Edith Cowan

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Edith Dircksey Cowan
Edith Cowan.jpg
Member of the
Parliament of Western Australia
for West Perth
In office
Preceded by Thomas Percy Draper
Succeeded by Thomas Davy
Personal details
Born 2 August 1861
Western Australia
Died 9 June 1932
Nationality Australian
Political party Nationalist
Spouse(s) James Cowan
Profession Politician
Religion Anglican

Edith Dircksey Cowan (née Brown), OBE (2 August 1861 – 9 June 1932) was an Australian politician, social campaigner and the first woman elected to an Australian parliament.


Early life[edit]

Born on 2 August 1861 at Glengarry near Geraldton, Western Australia, Cowan was the second child of Kenneth Brown, pastoralist and son of early York settlers Thomas and Eliza Brown, and his first wife Mary Eliza Dircksey Wittenoom, a teacher and the daughter of the colonial chaplain, J. B. Wittenoom. Edith's mother died in childbirth in 1868 and she went to a Perth boarding school run by the Misses Cowan, sisters of her future husband. Her adolescence was shattered in 1876 by the ordeal of her father's trials and hanging for the murder, that year, of his second wife. These experiences made her a solitary person, committed nevertheless to social reforms which enhanced women's dignity and responsibility and which secured proper care for mothers and children. she had an ink black shawl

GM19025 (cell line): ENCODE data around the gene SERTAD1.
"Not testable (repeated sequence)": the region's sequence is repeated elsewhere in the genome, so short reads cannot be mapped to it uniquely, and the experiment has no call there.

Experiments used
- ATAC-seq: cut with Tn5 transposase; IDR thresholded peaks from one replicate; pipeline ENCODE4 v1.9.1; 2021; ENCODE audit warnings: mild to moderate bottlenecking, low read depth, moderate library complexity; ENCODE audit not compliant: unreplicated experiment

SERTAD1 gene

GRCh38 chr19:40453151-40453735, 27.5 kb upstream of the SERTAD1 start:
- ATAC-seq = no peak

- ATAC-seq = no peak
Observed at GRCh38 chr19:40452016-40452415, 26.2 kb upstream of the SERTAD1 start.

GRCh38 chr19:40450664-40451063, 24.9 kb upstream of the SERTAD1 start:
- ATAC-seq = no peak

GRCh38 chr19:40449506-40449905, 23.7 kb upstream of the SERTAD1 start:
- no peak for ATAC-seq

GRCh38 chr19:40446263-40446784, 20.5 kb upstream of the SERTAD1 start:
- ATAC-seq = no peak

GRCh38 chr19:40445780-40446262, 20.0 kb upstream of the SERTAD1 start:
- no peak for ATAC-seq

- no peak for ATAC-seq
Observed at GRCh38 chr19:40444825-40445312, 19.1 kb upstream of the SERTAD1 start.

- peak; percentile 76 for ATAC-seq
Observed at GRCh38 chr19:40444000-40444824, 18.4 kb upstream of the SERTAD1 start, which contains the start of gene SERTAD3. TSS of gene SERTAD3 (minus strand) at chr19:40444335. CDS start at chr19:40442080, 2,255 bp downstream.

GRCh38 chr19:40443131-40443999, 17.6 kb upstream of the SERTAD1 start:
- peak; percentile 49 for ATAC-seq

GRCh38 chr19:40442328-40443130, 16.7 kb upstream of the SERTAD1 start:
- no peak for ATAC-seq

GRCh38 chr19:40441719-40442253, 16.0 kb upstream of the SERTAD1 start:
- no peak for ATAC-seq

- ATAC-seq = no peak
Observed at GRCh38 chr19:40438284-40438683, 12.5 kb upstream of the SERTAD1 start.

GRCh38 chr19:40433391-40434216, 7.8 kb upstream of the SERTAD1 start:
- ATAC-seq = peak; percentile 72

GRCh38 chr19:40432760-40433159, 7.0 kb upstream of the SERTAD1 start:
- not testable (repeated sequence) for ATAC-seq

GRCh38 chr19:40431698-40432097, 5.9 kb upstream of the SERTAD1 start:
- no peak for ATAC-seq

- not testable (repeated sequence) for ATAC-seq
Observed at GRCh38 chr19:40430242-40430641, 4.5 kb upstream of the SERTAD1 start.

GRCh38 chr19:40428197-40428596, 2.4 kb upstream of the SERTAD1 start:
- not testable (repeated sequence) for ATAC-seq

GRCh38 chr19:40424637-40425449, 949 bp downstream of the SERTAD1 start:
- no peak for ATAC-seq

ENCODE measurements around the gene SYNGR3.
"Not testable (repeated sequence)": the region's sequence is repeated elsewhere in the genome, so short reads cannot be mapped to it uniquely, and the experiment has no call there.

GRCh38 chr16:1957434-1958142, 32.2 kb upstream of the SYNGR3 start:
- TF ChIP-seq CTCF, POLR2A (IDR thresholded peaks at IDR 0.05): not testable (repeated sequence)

After her father's death, she left her boarding school and moved to Guildford to live with her grandmother. There, she attended the school of Canon Sweeting, a former headmaster of Bishop Hale's School who had taught a number of prominent men including John Forrest and Septimus Burt. According to her biographer, Sweeting's tuition left Brown with "a life-long conviction of the value of education, and an interest in books and reading".